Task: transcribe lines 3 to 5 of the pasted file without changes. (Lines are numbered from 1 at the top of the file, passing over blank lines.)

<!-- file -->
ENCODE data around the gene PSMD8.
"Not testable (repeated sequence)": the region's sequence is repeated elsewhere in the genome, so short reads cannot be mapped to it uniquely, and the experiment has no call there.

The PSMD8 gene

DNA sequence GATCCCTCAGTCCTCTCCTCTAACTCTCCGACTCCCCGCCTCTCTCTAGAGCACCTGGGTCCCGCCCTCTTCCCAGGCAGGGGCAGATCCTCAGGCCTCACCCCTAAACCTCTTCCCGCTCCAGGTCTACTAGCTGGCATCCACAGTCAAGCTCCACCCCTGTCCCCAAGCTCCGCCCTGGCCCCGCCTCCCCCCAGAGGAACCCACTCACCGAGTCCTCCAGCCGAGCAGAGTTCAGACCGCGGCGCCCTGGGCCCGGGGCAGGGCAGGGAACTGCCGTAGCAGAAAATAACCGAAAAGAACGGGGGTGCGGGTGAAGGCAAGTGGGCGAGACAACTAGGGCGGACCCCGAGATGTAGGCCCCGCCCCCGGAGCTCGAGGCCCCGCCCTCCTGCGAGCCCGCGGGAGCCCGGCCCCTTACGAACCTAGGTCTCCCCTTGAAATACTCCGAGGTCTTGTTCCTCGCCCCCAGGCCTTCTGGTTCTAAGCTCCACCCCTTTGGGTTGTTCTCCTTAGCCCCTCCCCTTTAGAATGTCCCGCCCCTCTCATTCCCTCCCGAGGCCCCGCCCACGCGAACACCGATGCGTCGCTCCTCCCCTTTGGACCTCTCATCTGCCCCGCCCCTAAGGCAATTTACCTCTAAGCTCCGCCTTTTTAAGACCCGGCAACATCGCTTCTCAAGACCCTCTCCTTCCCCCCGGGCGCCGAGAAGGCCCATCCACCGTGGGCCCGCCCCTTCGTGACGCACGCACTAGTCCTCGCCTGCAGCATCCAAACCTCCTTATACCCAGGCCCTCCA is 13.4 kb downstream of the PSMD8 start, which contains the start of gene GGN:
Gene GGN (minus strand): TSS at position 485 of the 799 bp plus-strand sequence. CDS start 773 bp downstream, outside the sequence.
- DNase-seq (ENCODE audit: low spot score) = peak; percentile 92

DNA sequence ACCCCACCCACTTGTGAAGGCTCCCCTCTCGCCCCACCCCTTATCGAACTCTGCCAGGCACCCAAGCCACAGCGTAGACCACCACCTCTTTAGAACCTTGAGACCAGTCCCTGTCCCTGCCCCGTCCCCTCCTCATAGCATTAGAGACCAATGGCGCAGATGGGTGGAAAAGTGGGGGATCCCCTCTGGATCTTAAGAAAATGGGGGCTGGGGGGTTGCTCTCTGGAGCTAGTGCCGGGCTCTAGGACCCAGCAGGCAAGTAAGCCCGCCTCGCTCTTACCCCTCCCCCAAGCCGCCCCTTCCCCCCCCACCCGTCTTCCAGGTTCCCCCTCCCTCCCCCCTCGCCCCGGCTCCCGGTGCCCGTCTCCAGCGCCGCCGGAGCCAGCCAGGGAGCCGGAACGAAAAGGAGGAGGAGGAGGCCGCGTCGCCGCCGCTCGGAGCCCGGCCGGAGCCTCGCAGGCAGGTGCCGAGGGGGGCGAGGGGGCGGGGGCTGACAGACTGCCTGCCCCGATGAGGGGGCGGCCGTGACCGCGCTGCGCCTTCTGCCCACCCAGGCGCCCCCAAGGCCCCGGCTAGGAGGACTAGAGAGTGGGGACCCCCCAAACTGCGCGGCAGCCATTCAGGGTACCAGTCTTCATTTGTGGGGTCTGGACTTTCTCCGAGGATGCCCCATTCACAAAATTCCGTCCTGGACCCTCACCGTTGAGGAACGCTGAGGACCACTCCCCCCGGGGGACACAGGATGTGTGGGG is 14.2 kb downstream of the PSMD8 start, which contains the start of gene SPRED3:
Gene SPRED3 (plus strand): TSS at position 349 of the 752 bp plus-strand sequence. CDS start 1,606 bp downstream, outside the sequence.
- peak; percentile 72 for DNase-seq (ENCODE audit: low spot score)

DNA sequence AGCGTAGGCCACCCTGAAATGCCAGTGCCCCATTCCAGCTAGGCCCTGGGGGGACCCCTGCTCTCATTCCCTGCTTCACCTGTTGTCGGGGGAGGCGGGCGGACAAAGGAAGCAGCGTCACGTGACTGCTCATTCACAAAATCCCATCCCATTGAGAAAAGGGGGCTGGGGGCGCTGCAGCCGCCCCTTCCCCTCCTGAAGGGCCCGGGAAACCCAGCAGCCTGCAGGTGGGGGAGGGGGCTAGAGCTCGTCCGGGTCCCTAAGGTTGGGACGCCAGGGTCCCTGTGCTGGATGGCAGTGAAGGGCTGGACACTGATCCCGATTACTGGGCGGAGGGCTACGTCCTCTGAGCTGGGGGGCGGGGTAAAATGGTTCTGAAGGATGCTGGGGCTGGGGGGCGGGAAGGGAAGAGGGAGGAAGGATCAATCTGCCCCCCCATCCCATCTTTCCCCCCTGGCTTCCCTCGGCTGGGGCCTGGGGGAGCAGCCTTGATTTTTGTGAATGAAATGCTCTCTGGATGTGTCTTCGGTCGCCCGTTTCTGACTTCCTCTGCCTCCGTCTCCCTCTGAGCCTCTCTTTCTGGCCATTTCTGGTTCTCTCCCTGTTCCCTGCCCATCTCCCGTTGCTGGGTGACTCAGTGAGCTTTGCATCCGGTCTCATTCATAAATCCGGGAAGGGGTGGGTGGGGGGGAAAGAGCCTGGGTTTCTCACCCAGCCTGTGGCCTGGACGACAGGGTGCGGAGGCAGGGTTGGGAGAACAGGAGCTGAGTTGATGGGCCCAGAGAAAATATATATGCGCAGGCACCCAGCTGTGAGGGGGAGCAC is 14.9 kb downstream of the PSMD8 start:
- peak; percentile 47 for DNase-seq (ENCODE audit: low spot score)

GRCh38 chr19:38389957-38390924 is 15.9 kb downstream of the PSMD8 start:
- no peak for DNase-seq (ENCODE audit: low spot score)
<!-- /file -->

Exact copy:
The PSMD8 gene

DNA sequence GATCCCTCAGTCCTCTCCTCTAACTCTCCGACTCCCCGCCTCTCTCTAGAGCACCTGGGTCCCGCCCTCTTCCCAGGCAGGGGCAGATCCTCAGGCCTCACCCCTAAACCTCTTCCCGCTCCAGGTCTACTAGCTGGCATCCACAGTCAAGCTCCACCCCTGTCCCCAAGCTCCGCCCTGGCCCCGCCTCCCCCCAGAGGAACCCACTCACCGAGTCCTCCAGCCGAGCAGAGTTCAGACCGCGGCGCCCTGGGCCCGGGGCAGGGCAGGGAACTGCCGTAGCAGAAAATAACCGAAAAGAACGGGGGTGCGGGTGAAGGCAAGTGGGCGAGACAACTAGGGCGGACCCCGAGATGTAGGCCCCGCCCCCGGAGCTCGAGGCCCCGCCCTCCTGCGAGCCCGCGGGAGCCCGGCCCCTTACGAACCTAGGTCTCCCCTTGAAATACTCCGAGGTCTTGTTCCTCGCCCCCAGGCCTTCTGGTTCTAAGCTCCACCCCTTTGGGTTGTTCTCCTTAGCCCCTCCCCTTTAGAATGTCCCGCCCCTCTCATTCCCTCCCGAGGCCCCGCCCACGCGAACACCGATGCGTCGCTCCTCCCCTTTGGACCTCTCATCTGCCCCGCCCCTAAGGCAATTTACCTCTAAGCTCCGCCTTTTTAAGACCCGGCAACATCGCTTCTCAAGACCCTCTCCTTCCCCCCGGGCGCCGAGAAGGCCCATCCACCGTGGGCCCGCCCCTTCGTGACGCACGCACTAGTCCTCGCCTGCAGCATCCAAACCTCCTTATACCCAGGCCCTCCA is 13.4 kb downstream of the PSMD8 start, which contains the start of gene GGN:
Gene GGN (minus strand): TSS at position 485 of the 799 bp plus-strand sequence. CDS start 773 bp downstream, outside the sequence.